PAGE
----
Louis Braille was blinded from a childhood injury and infection. His parents supported his continuing education and sent him to Paris. While there he learned to read by feeling the large shapes of the letters that we know today. About three letters in and he was to the end of the page – not efficient or helpful. When a captain of the French army sent the school a copy of the secret code he used to communicate-using touch not sight, Braille’s brain latched to it. There had to be a way to make reading easier for blind people. He tweaked and twiddled and finessed and figured. When his system was finally ready he tested it with one of his professors, and blind history was changed forever. An informative and intriguing story about Louis Braille and the Braille system. A good book for starting discussions on language and communication.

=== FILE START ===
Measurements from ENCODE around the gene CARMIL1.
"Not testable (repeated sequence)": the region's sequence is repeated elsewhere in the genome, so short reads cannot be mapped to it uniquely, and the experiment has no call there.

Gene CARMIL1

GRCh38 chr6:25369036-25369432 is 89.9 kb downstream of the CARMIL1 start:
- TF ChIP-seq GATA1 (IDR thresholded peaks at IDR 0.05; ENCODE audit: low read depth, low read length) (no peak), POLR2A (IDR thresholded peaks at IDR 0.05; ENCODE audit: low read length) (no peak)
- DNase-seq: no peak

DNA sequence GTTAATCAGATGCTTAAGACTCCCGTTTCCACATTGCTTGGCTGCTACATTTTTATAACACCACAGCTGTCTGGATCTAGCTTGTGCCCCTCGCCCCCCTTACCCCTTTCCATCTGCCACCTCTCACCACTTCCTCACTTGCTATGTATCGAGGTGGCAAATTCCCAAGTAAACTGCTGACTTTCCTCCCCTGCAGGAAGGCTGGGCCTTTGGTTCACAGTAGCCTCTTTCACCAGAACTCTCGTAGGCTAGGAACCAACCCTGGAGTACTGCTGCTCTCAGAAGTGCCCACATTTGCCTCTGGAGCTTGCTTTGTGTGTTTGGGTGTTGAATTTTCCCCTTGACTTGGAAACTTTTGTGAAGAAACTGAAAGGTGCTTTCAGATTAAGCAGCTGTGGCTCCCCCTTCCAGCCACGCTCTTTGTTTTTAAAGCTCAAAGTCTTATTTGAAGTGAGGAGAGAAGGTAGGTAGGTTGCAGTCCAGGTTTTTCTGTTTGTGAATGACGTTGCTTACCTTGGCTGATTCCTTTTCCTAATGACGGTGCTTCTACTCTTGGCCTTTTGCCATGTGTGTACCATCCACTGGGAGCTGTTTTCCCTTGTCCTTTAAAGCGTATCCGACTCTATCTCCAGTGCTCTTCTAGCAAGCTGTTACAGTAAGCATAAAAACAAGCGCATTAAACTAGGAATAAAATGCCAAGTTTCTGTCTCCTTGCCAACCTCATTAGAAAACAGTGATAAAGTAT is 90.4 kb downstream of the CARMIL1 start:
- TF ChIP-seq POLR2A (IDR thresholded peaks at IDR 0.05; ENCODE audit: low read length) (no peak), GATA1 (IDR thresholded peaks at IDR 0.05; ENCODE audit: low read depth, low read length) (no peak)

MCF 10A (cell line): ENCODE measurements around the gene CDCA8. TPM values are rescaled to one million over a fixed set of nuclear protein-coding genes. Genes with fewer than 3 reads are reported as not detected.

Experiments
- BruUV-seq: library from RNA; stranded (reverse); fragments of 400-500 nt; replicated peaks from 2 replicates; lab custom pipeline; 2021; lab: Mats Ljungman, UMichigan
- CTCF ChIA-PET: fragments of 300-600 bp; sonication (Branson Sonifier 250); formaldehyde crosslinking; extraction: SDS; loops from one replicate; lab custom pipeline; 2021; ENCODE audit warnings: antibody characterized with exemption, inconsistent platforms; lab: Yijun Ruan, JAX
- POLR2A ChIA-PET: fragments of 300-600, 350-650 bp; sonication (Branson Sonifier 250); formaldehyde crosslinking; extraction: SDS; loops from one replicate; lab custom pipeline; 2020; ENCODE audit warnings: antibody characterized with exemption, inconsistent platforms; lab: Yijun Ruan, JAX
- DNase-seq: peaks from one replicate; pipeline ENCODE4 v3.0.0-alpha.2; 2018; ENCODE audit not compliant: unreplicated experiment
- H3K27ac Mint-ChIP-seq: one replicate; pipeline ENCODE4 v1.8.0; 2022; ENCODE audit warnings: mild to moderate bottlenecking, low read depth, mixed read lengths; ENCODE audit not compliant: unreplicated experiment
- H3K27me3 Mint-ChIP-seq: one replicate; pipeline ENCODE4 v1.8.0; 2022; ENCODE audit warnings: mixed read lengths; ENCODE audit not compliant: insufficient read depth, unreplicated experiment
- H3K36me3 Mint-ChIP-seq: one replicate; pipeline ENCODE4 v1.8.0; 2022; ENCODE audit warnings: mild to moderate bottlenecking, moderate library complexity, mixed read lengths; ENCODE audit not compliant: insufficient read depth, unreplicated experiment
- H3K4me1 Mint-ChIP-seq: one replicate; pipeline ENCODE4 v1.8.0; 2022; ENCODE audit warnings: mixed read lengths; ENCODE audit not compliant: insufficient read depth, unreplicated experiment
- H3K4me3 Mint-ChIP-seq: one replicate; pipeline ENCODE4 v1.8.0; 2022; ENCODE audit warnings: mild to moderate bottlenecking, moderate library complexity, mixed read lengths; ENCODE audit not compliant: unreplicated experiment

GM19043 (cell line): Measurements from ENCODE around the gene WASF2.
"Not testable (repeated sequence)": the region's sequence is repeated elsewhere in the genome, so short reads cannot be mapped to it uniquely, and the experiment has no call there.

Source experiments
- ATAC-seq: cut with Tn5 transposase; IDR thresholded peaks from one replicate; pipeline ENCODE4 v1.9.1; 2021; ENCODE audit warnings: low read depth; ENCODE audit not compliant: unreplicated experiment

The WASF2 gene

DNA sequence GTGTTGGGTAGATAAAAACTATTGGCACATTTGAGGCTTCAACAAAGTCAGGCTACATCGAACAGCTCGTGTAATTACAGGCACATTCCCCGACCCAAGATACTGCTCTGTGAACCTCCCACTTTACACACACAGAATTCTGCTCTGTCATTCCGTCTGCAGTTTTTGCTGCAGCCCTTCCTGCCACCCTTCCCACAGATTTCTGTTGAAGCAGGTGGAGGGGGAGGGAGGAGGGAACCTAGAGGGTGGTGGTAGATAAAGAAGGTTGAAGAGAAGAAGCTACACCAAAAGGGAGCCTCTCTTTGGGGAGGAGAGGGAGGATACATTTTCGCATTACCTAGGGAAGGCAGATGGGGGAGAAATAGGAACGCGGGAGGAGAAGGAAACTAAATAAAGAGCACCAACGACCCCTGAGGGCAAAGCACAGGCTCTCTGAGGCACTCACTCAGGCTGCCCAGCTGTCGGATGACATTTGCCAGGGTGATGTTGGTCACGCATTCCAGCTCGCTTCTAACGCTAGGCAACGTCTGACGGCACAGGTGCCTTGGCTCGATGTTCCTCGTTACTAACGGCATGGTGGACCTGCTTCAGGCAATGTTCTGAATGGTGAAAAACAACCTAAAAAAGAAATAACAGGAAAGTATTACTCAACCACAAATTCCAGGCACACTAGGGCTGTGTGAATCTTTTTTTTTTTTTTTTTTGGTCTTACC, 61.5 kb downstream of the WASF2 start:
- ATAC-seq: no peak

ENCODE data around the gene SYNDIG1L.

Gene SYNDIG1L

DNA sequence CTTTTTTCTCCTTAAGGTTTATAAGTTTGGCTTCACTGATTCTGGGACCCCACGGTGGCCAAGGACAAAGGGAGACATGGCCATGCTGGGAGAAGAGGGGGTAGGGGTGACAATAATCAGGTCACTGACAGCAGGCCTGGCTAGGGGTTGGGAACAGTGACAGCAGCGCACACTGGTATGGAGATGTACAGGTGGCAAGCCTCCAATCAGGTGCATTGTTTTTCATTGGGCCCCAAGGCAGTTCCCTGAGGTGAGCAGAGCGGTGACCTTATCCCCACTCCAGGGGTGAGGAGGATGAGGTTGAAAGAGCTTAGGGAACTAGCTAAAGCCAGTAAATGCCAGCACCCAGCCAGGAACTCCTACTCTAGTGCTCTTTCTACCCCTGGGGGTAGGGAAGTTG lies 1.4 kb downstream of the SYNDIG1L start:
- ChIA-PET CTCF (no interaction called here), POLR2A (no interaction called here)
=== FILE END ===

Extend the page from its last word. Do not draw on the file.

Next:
101 Reasons Why I’m Not Taking a Bath by Stacy McAnulty
Hahahahahahahaha. I’ve heard just about all of these reasons for not taking a bath. Author McAnulty nails it. The story is told in a perfect stream of childhood excuses for not taking a bath. The little boy in this story goes on and on and on. You can sense the lack of breathing. Just to prove a point and avoid a bath. Except that, in the end, after he’s been in the tub for a while, what happens? Of course! He doesn’t want to get out. The laughing and eye rolling through this one were intense. I’d be concerned about reading it to my little ones for fear they might get ideas, but….they’ve pretty much used them all already so no worries there. Just teaching them to laugh at themselves every once in a while. Something we all should probably do. Before I get on a rabbit trail, I’ll move on to the next book…